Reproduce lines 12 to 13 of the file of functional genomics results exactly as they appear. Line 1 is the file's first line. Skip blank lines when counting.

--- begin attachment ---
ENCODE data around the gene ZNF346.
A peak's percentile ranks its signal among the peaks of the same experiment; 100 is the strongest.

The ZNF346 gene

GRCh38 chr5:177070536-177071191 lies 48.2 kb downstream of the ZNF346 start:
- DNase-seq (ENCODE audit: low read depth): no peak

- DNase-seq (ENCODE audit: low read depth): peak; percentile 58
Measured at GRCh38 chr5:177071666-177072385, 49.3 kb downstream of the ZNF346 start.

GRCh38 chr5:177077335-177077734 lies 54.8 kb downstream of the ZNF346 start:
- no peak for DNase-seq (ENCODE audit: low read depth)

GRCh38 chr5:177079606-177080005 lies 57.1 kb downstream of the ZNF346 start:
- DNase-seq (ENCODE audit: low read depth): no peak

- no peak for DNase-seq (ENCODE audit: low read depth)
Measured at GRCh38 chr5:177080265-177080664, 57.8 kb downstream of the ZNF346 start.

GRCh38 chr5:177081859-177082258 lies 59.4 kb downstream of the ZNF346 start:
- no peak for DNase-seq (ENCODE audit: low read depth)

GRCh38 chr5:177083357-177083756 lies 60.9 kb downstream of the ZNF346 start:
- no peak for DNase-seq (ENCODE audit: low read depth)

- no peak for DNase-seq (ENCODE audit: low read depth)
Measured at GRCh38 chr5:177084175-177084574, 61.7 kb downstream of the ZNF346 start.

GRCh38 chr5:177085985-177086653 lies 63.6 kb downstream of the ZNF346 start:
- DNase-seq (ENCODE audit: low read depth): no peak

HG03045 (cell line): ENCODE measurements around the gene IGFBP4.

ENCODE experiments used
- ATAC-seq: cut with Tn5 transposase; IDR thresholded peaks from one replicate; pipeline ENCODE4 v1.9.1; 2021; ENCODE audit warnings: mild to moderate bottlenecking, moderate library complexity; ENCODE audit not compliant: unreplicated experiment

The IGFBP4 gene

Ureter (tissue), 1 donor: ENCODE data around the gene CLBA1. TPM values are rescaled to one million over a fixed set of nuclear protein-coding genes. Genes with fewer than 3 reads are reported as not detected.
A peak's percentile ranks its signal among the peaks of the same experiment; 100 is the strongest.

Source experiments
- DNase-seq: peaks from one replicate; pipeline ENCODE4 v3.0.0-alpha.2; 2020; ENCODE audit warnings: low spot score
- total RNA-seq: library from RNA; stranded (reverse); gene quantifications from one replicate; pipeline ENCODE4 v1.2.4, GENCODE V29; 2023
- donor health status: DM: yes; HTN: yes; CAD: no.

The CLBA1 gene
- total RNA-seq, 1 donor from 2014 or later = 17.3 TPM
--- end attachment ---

- no peak for DNase-seq (ENCODE audit: low read depth)
Measured at GRCh38 chr5:177080265-177080664, 57.8 kb downstream of the ZNF346 start.